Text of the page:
While Scrum provides what to do as a framework, the complexities of the problems in the software development domain will be ever evolving. Therefore is recommend to keep an open space for exploration and continuous improvement.

· Chaotic

In this state we have got no clue as to what’s going on but we have got to deliver something fast. In other words everything is unknown. We have got no idea of how the technology works or what the requirement states the only aspect we can control is the process.

In a chaotic environment it is recommended to use the Kanban Method. Due to the limited nature of instruction on what to do in Kanban it allows us to start with what we know, measure and commit to continuous improvement. The idea of applying Kanban is to move from a Chaotic state to a complex state where the requirements and technology could evolve while improving. To navigate the complexity zone we apply the decision management approach “Act, Sense and Respond”.[1]

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Based on the above knowledge let’s make a framework selection for our team. Furthermore, let’s use a selection criterion to narrow down the framework that is best suited for the team. To do this I will employ four criteria respectively [3] :

· Project Constraints — Time, Cost, Scope & Quality are the key project constraints that would have impact to project delivery. [3]

· Requirements Clarity — Known, Somewhat Known, Unknown, No Visibility. [2]

· Technological Clarity — Known, Somewhat Known, Unknown, No Idea. [2]

· Approximate Team Size — 20 People or More, 10 People or Less and 10 People or More.

The identified criteria includes project factors, requirement & technological clarity and team setup within an organization. Imagine you’ve got projects A,B,C & D spanning across the four quadrants of the Stacy’s matrix respectively.

Sample Framework Selection

To understand the above picture a bit better

·Project A — Has no unknowns we would use waterfall methodology as requirements and technological clarity is present.

·Project B — Has additional aspects of quality coming into play with limited clarity concerns on requirements and technology therein the team would use a combination of frameworks.

·Project C — Indicating limited constraints on the scope or quality while requirements & technology are unknown and requiring further exploration therefore we would use the Scrum framework.

·Project D — Indicating limited constraints on the scope or quality while requirements & technology have no clarity at all which only leaves the process to be managed in this case therefore the Kanban method is recommended.

Utilizing the expert judgement technique a project manager or an agile practitioner would use various combinations of the criterion identified above with the details available to us at the project inception to recognize the framework fit for the respective project. Furthermore aspects of team size also provide a clear indication of which framework to select based on the guidelines available to us.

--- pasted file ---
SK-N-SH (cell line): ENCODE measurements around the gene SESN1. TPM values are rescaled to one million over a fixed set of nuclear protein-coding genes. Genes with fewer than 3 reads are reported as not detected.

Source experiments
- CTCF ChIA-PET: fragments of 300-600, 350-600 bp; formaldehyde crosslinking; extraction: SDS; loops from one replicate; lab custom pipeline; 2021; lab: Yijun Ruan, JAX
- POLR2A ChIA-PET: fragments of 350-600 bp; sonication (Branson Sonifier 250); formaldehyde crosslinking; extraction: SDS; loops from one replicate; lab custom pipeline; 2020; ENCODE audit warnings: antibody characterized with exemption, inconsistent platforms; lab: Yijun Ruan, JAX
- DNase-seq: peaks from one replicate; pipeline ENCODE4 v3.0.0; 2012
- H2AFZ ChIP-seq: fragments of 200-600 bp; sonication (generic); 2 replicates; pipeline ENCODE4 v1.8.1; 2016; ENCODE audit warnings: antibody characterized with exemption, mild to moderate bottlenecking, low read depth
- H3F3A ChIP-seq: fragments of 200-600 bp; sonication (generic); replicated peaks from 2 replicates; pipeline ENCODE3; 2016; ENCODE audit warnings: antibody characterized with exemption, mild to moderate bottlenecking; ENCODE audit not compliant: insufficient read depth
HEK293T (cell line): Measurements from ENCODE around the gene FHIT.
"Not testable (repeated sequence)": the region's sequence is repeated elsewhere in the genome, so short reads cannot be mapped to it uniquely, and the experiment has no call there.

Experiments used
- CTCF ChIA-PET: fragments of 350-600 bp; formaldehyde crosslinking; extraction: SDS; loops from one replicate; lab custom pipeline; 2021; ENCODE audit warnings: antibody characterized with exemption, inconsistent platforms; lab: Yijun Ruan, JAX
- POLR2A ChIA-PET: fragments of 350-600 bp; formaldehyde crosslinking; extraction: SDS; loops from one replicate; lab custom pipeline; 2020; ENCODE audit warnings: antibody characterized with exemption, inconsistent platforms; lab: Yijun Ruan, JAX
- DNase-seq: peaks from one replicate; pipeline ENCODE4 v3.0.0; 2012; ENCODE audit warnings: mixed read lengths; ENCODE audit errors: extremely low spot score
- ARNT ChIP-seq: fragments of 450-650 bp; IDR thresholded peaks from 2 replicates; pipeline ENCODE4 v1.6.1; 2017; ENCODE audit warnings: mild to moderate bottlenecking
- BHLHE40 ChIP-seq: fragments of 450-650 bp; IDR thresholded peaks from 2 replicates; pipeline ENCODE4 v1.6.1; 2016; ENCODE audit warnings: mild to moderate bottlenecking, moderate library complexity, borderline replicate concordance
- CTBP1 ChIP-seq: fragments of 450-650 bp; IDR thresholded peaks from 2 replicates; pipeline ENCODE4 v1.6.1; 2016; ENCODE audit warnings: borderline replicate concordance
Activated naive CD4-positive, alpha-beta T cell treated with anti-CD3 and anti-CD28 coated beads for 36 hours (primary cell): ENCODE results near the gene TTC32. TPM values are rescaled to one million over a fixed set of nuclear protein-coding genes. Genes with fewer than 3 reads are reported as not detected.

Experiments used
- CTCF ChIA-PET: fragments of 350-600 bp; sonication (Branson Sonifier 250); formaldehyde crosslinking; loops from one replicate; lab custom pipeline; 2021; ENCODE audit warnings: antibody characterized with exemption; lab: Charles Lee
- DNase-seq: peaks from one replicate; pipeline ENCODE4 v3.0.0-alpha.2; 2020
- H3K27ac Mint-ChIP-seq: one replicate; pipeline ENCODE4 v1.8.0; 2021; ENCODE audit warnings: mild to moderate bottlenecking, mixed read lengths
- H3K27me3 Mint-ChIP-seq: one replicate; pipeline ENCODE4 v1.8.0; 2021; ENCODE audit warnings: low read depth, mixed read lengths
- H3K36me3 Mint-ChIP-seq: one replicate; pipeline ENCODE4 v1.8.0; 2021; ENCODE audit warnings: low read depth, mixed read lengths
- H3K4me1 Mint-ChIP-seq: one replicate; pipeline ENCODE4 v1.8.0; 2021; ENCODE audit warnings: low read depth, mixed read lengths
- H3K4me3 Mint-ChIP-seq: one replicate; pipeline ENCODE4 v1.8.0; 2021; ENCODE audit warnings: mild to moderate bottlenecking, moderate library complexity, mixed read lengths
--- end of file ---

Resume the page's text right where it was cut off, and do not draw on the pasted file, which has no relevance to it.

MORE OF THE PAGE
This exercise cannot be done alone by the project manager or an agile practitioner it requires the subject matter expertise of Engineering Managers (Both QA & Dev), Architects and Product Owners.


While this model of the Framework selection is in its infancy with the information and research available at this time. Improvements to it are on the way with a more comprehensive score based model with multi-parameters and additional Agile Frameworks. Furthermore if we need guidance for framework selection of solutions developed at scale, The Cynefin Framework could be employed to make a decision.

As organizations mature and scale; processes get set in their ways, frameworks we have identified above will also be set up in a standard manner which works for the organization. This is when frameworks are converted into prescribed formats that work for the organization therein referring to the framework as a methodology.

Few other Agile Frameworks I will be discussing in the future with my articles :

Agile Frameworks [5]

Please feel free to drop a comment or note via social media channels, should you need further clarification or advice on improving this model for future use.

References :

[1] “MindTools | Home,”, 2014.

[2] T. Metz, “Agile vs Waterfall? Don’t Risk Failure By Using the Wrong One,” MG RUSH Facilitation Best Practices Blog, Jun. 05, 2018.

[3] M. K. Alqudah and R. Razali, “Key Factors for Selecting an Agile Method: A Systematic Literature Review,” International Journal on Advanced Science, Engineering and Information Technology, vol. 7, no. 2, p. 526, Apr. 2017, doi:

[4] V. Chandel, “Agile for Executives | How to capture an Executive’s attention?,”, Jan. 11, 2021. (accessed Sep. 24, 2023).

[5] “Understanding Frameworks: Why They Matter for Success | Aleph Global Scrum Team,” Globally Accredited Digital Marketing Certifications | IIDMTM’s Impactful Non-Profit for Digital Skills For AllTM.



Buwaneka De Silva
Sysco LABS Sri Lanka

Tech Enthusiast 👨‍💻 | Enterprise Agile Coach | Aspiring Researcher. The views expressed are my own and do not represent my employer’s opinion.